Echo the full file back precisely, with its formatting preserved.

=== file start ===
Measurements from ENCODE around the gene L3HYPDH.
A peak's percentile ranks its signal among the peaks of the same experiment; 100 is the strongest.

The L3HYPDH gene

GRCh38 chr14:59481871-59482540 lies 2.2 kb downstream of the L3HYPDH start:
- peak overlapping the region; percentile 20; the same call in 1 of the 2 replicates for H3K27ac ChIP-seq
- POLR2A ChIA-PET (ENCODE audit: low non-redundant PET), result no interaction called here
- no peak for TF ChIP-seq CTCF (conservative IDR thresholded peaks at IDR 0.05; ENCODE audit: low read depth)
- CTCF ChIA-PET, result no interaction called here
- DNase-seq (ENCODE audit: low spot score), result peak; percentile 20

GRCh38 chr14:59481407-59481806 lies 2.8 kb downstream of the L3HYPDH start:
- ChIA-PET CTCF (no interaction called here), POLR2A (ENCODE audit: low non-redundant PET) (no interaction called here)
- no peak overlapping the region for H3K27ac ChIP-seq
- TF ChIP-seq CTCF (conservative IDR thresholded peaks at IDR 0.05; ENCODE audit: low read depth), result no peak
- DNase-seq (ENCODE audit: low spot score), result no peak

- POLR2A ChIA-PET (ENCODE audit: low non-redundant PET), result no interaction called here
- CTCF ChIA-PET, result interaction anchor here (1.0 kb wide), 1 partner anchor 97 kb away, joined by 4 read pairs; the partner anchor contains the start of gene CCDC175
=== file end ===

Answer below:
Measurements from ENCODE around the gene L3HYPDH.
A peak's percentile ranks its signal among the peaks of the same experiment; 100 is the strongest.

The L3HYPDH gene

GRCh38 chr14:59481871-59482540 lies 2.2 kb downstream of the L3HYPDH start:
- peak overlapping the region; percentile 20; the same call in 1 of the 2 replicates for H3K27ac ChIP-seq
- POLR2A ChIA-PET (ENCODE audit: low non-redundant PET), result no interaction called here
- no peak for TF ChIP-seq CTCF (conservative IDR thresholded peaks at IDR 0.05; ENCODE audit: low read depth)
- CTCF ChIA-PET, result no interaction called here
- DNase-seq (ENCODE audit: low spot score), result peak; percentile 20

GRCh38 chr14:59481407-59481806 lies 2.8 kb downstream of the L3HYPDH start:
- ChIA-PET CTCF (no interaction called here), POLR2A (ENCODE audit: low non-redundant PET) (no interaction called here)
- no peak overlapping the region for H3K27ac ChIP-seq
- TF ChIP-seq CTCF (conservative IDR thresholded peaks at IDR 0.05; ENCODE audit: low read depth), result no peak
- DNase-seq (ENCODE audit: low spot score), result no peak

- POLR2A ChIA-PET (ENCODE audit: low non-redundant PET), result no interaction called here
- CTCF ChIA-PET, result interaction anchor here (1.0 kb wide), 1 partner anchor 97 kb away, joined by 4 read pairs; the partner anchor contains the start of gene CCDC175